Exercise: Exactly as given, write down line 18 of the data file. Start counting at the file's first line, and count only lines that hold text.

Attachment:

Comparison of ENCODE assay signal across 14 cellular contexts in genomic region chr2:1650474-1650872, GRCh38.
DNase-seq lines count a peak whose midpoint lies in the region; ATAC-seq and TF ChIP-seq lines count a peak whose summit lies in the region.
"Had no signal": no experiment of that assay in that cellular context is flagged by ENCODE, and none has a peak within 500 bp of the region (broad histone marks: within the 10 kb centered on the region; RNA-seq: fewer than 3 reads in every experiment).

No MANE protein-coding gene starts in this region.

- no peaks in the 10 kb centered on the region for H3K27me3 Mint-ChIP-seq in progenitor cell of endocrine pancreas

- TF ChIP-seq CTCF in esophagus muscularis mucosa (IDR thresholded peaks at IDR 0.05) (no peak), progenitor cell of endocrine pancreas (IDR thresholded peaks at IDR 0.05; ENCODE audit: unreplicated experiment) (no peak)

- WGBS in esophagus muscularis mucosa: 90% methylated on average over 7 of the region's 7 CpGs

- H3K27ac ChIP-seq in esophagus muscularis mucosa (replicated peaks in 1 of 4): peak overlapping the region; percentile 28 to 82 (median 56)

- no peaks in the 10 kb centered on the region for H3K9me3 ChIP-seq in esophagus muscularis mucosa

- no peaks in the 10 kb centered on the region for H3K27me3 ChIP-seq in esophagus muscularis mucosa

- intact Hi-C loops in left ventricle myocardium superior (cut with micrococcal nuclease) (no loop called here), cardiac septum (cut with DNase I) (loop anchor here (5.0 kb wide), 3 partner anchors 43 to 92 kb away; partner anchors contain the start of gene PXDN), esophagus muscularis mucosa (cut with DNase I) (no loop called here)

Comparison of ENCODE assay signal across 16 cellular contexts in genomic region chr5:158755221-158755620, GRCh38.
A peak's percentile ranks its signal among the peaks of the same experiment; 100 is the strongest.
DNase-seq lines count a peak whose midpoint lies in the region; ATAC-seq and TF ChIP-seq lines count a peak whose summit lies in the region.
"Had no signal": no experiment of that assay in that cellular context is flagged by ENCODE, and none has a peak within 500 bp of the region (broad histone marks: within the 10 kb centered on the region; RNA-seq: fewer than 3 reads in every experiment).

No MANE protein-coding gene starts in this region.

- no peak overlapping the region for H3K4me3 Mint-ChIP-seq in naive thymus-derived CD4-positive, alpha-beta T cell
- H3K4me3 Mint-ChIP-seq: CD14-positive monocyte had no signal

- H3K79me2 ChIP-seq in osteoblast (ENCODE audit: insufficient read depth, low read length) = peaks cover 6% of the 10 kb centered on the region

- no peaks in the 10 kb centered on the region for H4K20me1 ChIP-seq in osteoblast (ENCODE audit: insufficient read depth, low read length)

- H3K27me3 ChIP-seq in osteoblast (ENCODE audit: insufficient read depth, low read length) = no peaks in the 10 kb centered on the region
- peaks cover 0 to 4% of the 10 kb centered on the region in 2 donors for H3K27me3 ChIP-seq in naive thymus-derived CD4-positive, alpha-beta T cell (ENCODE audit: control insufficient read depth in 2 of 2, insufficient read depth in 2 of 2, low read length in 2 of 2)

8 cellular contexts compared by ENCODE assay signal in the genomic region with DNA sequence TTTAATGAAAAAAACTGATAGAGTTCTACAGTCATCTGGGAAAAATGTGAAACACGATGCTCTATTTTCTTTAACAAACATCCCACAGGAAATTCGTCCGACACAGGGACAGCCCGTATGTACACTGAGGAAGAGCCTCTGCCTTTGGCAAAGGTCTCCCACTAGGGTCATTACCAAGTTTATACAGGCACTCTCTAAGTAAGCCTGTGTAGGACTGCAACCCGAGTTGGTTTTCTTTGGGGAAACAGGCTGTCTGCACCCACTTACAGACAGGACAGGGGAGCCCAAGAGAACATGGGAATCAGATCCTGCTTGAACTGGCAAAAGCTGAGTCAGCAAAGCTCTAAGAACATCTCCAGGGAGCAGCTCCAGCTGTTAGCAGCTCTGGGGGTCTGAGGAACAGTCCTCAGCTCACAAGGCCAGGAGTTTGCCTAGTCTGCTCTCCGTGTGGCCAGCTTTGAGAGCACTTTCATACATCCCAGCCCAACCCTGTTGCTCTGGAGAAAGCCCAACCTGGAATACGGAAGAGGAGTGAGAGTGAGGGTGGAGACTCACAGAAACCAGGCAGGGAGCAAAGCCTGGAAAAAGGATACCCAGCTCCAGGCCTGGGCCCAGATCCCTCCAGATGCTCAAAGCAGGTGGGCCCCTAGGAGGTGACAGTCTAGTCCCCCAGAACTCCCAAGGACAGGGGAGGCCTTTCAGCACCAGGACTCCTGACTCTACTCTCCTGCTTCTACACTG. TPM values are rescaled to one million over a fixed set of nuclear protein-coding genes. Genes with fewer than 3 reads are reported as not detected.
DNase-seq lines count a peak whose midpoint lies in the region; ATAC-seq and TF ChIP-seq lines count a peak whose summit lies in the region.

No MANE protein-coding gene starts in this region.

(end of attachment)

- H3K4me3 Mint-ChIP-seq: CD14-positive monocyte had no signal